It has always been admitted in England as an unquestionable fact that the Balance of Power in Europe necessitates the existence of a strong State in the centre of Europe, on the spot where the dual monarchy of the Habsburgs has been built up in the course of centuries, not so much by conquest as by well-planned marriages, in accordance with the old Habsburgian maxim : Bella gerant alii, tu, felix Austria, nube. As a matter of fact, women's goodwill played a great part in the growth of the Habsburgian power ever since the time of Margaret, known as “Maultasche,” which nickname showed that her beauty indeed was questionable, but that in the opinion of Rudolph of Habsburg the Tyrol was worth having. The dynasty owes the crown of Hungary also to a woman : to Mary, widow of Louis II., King of Hungary, who was killed at the battle of Mohacs, and sister of Ferdinand Duke of Austria, who married King Louis' sister. Queen Mary was quite prepared to buy the votes of the most influential Hungarian magnates, which unfortunately were for sale, and Ferdinand was elected King of Hungary. Besides the chink of golden coin which sounded pleasant in the ears of the magnates, a further inducement was provided by the fact that it sounded well at that time that the younger brother of the most powerful Sovereign of Europe (the Emperor Charles V.) should be called upon to defend Hungary against the Turkish invasion. This, however, he scarcely ever attempted to do, and Hungary was simply looked upon as a buffer, good enough for the purpose of attenuating the shock of Turkish power against Imperial Germany. Twelve times during his reign Ferdinand broke faith with the Hungarian Constitution ; and while Transylvania, Sclavonia, Croatia, and two-thirds of Hungary were lost to the Kingdom, the rest was preserved only by the payment of an annual tribute to the Porte. Yet, had he wished it, Ferdinand would have been in a position to effectively promote the defence of his Hungarian Kingdom; for at that time the power of the Habsburg dynasty reached its apogee. The preponderance of the Emperor Charles V. completely upset the balance of power in Europe; and that proud Sovereign, who waged a destructive war merely out of spite because he was knocked out of his saddle in a friendly tournament by the lance of King Francis I. of France, would certainly have scorned the idea that his descendant, the Emperor and King Francis-Joseph (whom misfortune has made wise, and age has made benignant), should thereafter become the chief guarantee of the balance of power in Europe. Notwithstanding the personal qualities of Francis-Joseph developed by a long series of trials inflicted by fate, and notwithstanding his love of peace and the respect he personally shows for the laws he has sanctioned (in which respect he is unique in his long ancestral line), the exceptional patience which the “Kaiser" shows towards his Austrian subjects, to whom he gave such freedom as they never enjoyed before, has not had the effect of promoting public peace in Austria. On the contrary since a year or more there seems to be a competition between the Vienna “Reichsrath” and the Parliament in Budapest as to which of the two shall be the more successful in bringing the normal transaction of State affairs to a deadlock. The reason for this condition differs widely in Austria and in Hungary; yet in both cases they so clearly derive their essential origin from the natural development of events, that there is no chance of any permanent settlement taking place either in Austria or in Hungary, unless certain transformations are effected in both countries. Unfortunately, however, the traditions of the dynasty still make a desperate stand against the introduction of these modifications, although it is clear that it would be to the interest of the Habsburgs not to oppose what looks like the irresistible development of the logic of history, but rather to hasten the conclusion, in order that a natural compromise may as soon as possible be effected between an apparently unalterable situation and the interests of the dynasty, to which both Austria and Hungary are bound by the ties of law and tradition. At present there is no evidence of the existence of any subversive tendency nor of any want of loyalty towards the dynasty, except perhaps in the case of a few men who wear cornflowers in their button-holes in Vienna—an innocent trick, which is not likely to endanger the throne of Francis-Joseph, who, though certainly he was not liked in his youth, is universally respected in his old age. It would be impossible to attempt to give an insight into the reasons of what has been taking place for some time past in Budapest and in Vienna without giving some historical and legal explanations which may perhaps not be entirely devoid of interest, more especially as I may take it for granted that the English public still takes an interest in the affairs of Hungary and Austria, though perhaps that interest is not so great, nor is it of the same nature, as that which was felt for Hungary immediately after that gallant nation had failed in its struggle for national independence, and at the time when Louis Kossuth came to England to lay his hand on the heart of the English people, and to find that it beat strong and true for the cause of freedom and humanity. In our day there is a strong notion abroad that England has an interest in the affairs of Eastern Europe on which the state of Hungary and Austria may exercise considerable influence ; and this explains why the English daily press follows so closely the development of events in the realms of the Habsburg Monarchy. I suppose that every man in England can be made to see the following fact clearly ; namely, that the power of the Austro-Hungarian monarchy is weakened by the permanent want of internal peace, by the strife of the different nations and races which are comprised in the abstract conception of Imperial Austria. As a matter of fact Austria is nothing more or less than a small province, partly prosperous and partly picturesque, with which Bohemia, Galicia, Moravia, Styria, Tyrol, &c., have nothing in common. The inhabitants of these provinces of the Empire (some of which were independent and powerful States for centuries) would revolt at the idea that they should rank as part and parcel of an imaginary non-existent “Austrian nation.” The title itself of “Emperor of Austria” has not, perhaps, been very happily chosen. To the inhabitants of the so-called Empire of Austria it produces about the same effect as it may be supposed would be produced in the case of the English, the Scotch, and the Irish, if through some extraordinary circumstance the King of Great Britain and Ireland suddenly decided to call himself “King of Wales,” and demanded that his subjects should henceforth be considered Welshmen. Such a pretension would hardly do in England, and its equivalent has never succeeded in Austria. The fact is that the denomination “Emperor of Austria” is only ninety-eight years old ; the title having been assumed by the Emperor Francis II. when Napoleon I. abolished the fiction of the “Holy Roman Empire,” and Francis II. ceased to be Emperol of Germany. An imperial title had to be found somewhere, and there was much ado about it. The first title proposed was that of Emperor of Hungary; but the Hungarians protested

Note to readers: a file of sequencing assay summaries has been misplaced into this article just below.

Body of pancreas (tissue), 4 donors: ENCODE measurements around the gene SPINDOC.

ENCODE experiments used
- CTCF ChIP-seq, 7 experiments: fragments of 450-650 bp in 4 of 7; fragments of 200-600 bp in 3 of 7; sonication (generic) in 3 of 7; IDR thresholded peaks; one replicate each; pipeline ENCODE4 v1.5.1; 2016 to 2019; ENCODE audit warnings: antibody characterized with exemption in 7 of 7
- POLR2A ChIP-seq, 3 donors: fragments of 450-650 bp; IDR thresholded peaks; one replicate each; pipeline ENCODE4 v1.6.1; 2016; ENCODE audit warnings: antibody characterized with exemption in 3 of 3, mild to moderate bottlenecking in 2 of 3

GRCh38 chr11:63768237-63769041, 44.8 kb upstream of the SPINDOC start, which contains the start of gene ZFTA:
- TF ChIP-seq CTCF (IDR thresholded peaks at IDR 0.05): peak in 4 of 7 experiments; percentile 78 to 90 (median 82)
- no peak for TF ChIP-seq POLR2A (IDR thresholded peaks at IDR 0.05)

energetically against it, out of allegiance to the Apostolic crown of Saint Stephen. The next title suggested was that of Emperor of Pannonia ; but fortunately it was soon discarded : indeed it would have amounted to a historical blunder ; besides, it would have been rather theatrical, savouring somewhat of Offenbach's Grand-Duke of Geroldstein. Finally, the imperial title was taken from the small province of Austria, of which the Habsburgs had been Dukes long before they became Kings of Hungary and of Bohemia. The ruling House of Austria appears to have been always predestined to climb to higher rank, and to attain to more exalted titles ; and certainly the Habsburgs did all they could to promote this tendency. No scion of the long line of Habsburgs was so bent upon this as the restless Duke Rudolph IV., whose first trouble was that he had no right to wear a golden cross at the top of his ducal sable cap: a privilege which he ultimately obtained from the Emperor of Germany. This success seems to have encouraged him, and historians have discovered to their astonishment that he ordered imaginary letters-patent to be drawn up (in imitation of those which the most ancient “Kings of Germany ” used to grant), and that these forged letters conferred exceptional privileges on Austria and its Dukes. The Emperor Charles IV. was taken in, and was on the point of recognising the authenticity of these “pseudo-ancient" letters patent, when Petrarch, the famous Italian poet and envoy, revealed the plot. Charles IV. was indignant, and we are bound to suppose that Rudolph IV. felt rather ashamed ; but this did not prevent his using, on the basis of the imaginary letters-patent, the title of Archduke in all his relations with other rulers except his suzerain the Emperor, and King Louis the Great of Hungary, who was reputed the finest knight of his age, in whose presence Rudolph had a somewhat awkward feeling. The House of Austria having climbed to the highest rank, it was easy to obtain for it general recognition ; but it was less easy to create an Austrian “nation.” The high-sounding title of Emperor of Austria has remained therefore meaningless to this day. Indeed, no power on earth would induce a Czech, for instance, to feel that he belongs to the Austrian “nation.” He is an Austrian subject because he cannot help himself, but he is a Bohemian and not an Austrian. He proudly remembers that Bohemia was powerful and its kings were mighty even when the Habsburgs were but simple lords of their small castle in Switzerland, where, being poor, they used to escort with their men-at-arms the German merchants, who paid them for their services for fear of the robber-lords who infested all Germany. The Bohemian remembers that the Kings of Bohemia of the House of Luxemburg sat on the Imperial throne; that King Ottokar besieged the first Habsburg “Kaiser” in Vienna, and that the Bohemian knights would have killed him at Dürnkrut had not Ladislas King of Hungary come to his rescue, for which service the crafty Emperor paid by trying to deprive Ladislas' kingdom of its independence. Bohemia was never conquered by the Habsburgs; the crown of Saint Wenceslas was placed freely and by election on the head of that same Ferdinand who managed to become King of Hungary also. That monarch pledged his oath to the Bohemian Diet to keep the laws and to defend the independence of Bohemia; but twenty-one years later he abrogated the old Bohemian Constitution at the meeting of the Diet of the land known as “the bloody Diet,” for the reason that he caused all those who stood up for the laws of their country to be killed. This, however, was only a preliminary to what Ferdinand II. did with Bohemia, who had the half of the population of the kingdom exterminated because of their Protestant religion. This frightful blood-letting sent Bohemia to sleep for over two centuries; but the light of freedom which dawned on Austria after the Imperial defeat of 1866 caused Bohemia to awake, and no such bleeding, such debilitating narcotic, as Ferdinand II. administered in 162o can be repeated in the twentieth century, even if there were any disposition to attempt it, which there certainly is not. The case of Bohemia shows how matters stand in Austria. On the one hand we find the Imperial power and traditions as strictly German as ever. The Emperor and those who surround him persistently fail to see that it is useless to try to keep up the German character of the Austrian Empire since the day that it was excluded from Germany, and in view of the fact that the German minority of Austria no longer has the big German world to back it up. The Germans of Austria themselves share the illusions of the Court, and will not get used to the idea that the days of German hegemony are over. On the other hand, we find the Sclavonic races of Austria, which represent racial conglomerations of power and historical importance in the past, and are perfectly conscious of the fact that, taken together, they form the majority of the population of Austria, constituting as they do two-thirds, and the Germans barely one-third, of the total population. The basis of all constitutional government is the rule of the majority; and as the majority in Austria is Sclavonic, it is clear that Austria cannot be governed constitutionally by the German minority against the will of the Sclavonic majority. It is very probable there